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Study Finds Memory Has a Fascinating Effect On Sleep - PsyBlog. Poor sleep’s negative effect on memory is well-known, but what about the effect of memory on sleep?

Study Finds Memory Has a Fascinating Effect On Sleep - PsyBlog

It’s long been known that animals — from flies to humans — have trouble with their memory when they don’t get enough sleep. Getting enough sleep is critical in converting short-term memories into long-term memories. Free Management Library (SM) 16 Tips for Getting 90 Percent of Your Work Done in the Morning. This One Simple Thing Can Make Your Life Much Better. Go Buy A Notebook Many people have written to me saying they love all the research on bettering themselves but need that first step on how to shoehorn it in to their day-to-day life.

This One Simple Thing Can Make Your Life Much Better

Incorporating a lot of the blog’s strategies can be as easy as buying a notebook. Perfect Time-Based Productivity: A unique way to protect your peace of mind as time demands increase: Francis Wade: 9781505408096: Amazon.com: Books. Productivityist - Productivity Tips & Tools for Everyone. Mind The Gap: 2 Ways To Find The Holes In Your Productivity. Productivity vs. Getting Things Done. This post originally appeared on the Exist blog.

Productivity vs. Getting Things Done

Productivity. 52 Tips for Happiness and Productivity. By Leo Babauta This is something I’ve been wanting to write for some time — a Handbook for Life.

52 Tips for Happiness and Productivity

Now, is there any handbook that can be a guide to every single person? Of course not. This is just a list of tips that I think will help many people in life — some of them common-sense tips that we often forget about. Consider this guide a reminder. Brian Tracy on the art and science of time management. Productivity 101: How to Use Personal Kanban to Visualize Your Work. The Magic of Doing One Thing at a Time - Tony Schwartz. By Tony Schwartz | 8:53 AM March 14, 2012 Why is it that between 25% and 50% of people report feeling overwhelmed or burned out at work?

The Magic of Doing One Thing at a Time - Tony Schwartz

It’s not just the number of hours we’re working, but also the fact that we spend too many continuous hours juggling too many things at the same time. What we’ve lost, above all, are stopping points, finish lines and boundaries. Technology has blurred them beyond recognition. Wherever we go, our work follows us, on our digital devices, ever insistent and intrusive. Tell the truth: Do you answer email during conference calls (and sometimes even during calls with one other person)? This Printable To-Do Template Shows How Long Those Tasks Really Take. My 23 Go-To Productivity Tools for Remote Work. At Todoist, we know the right tool can mean the difference between frantically struggling to keep all of the balls in the air at once and feeling calm and in control of everything you need to get done.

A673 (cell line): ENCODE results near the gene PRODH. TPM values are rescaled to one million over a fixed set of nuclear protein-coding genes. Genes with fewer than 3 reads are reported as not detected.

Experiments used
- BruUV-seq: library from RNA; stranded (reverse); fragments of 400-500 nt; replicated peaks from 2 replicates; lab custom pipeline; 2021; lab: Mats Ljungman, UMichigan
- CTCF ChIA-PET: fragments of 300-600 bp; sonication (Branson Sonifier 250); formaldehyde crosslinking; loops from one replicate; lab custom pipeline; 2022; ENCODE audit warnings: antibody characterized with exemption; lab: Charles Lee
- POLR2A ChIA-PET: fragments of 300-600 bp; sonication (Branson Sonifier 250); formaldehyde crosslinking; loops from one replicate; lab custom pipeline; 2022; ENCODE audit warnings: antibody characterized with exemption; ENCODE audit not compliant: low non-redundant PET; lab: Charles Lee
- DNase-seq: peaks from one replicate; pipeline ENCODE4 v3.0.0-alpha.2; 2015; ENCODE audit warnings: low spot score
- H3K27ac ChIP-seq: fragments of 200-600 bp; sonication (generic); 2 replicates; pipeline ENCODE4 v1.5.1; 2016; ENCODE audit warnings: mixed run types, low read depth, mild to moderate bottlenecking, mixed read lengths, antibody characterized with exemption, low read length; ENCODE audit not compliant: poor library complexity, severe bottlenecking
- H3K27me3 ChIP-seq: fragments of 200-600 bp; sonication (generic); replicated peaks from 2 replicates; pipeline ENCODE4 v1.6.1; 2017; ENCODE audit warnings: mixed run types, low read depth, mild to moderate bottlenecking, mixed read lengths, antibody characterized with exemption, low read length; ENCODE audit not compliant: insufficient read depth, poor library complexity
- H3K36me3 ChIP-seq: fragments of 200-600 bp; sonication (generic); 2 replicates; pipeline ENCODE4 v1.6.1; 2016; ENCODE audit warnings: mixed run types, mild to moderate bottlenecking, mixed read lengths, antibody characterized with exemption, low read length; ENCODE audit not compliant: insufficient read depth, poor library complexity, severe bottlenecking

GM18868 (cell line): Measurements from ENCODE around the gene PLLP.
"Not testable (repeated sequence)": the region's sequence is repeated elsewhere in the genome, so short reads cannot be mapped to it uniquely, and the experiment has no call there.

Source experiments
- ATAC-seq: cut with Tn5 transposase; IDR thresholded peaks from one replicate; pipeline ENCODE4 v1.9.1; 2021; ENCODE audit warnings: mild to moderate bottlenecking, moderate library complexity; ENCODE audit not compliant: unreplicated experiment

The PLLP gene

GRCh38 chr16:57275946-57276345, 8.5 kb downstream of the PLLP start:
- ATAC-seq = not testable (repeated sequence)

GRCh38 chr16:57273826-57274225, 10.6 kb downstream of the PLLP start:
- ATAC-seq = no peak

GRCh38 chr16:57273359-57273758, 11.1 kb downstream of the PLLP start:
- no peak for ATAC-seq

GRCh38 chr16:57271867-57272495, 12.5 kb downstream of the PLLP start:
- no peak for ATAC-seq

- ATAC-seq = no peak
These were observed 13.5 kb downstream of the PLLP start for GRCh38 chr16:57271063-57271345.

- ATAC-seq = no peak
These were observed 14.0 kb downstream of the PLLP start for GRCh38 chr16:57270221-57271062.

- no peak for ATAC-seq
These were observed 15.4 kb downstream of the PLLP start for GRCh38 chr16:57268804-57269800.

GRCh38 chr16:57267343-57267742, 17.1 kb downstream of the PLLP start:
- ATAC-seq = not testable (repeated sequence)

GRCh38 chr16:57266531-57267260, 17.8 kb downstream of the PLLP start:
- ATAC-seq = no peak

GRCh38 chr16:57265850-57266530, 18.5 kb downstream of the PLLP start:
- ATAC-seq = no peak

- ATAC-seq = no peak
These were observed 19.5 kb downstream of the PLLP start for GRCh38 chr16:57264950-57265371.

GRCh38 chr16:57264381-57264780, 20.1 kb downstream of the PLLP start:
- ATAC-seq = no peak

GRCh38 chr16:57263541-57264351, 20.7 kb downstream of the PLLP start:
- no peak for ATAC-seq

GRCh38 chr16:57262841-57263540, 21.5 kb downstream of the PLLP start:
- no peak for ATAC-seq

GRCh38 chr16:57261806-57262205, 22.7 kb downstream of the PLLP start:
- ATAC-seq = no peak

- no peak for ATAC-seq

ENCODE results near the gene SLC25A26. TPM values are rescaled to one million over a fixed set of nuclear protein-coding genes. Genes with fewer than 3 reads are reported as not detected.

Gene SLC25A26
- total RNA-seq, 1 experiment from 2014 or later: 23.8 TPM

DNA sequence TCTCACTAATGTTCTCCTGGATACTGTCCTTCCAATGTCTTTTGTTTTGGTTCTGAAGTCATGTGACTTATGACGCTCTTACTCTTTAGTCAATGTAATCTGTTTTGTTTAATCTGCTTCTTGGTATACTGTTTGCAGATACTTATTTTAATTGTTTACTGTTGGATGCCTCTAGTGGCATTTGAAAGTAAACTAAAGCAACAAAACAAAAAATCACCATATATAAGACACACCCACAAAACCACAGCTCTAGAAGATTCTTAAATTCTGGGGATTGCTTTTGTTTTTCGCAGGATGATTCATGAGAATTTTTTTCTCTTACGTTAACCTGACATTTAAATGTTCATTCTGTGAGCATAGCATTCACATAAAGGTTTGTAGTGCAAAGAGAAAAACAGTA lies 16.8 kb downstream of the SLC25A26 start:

My 23 Go-To Productivity Tools for Remote Work

That’s why we reached out to the impressively productive writer and business consultant Zachary Sexton to ask him about the tools he uses to stay sane as a remote worker. He put together this incredibly comprehensive list of his go-to productivity tools AND explain exactly how they fit into his streamlined workflow. You’re sure to find some fantastic ideas for saving time, stress, and effort on a daily basis. We certainly did!

Hey there. I love it. Fortunately, my productivity buddy and fellow online worker Thomas Frank did a roundup of all the apps and tools he uses to keep his blog, podcast and youtube channel up and running. He asked his fellow keyboard banging friends what was in their batman utility belt of hardware and software… 5 months later… I obliged. Skitch. Why Saying This Four-Letter Word Can Transform Your Productivity. Perfectionists are often reminded that "done is better than perfect.

Why Saying This Four-Letter Word Can Transform Your Productivity

" But it turns out there’s another reason we should all try to create more "done" moments in our workdays. Saying the word done can help you get more accomplished on your to-do list. "Telling ourselves that we’re done creates not only an emotional reaction but a physiological response as well," says Leslie Sherlin, a psychologist, neuroperformance specialist, and the cofounder of the brain-training company SenseLabs. According to Sherlin, when we’re concentrated on a task, the brain’s electrical activity is heightened. But the moment we say we’re done with something, the electrical activity in our brain shifts from being activated and engaged into a more relaxed state.

A neurochemical shift in the brain occurs simultaneously. 20 Practices That Can Make You Super Productive! Big data study finds most productive people work in sprints: 52 minutes, rest for 17. A new big data study claims to have found a formula for ultimate productivity: work 52 consecutive minutes and then ditch the computer for 17 minutes of rest.

Big data study finds most productive people work in sprints: 52 minutes, rest for 17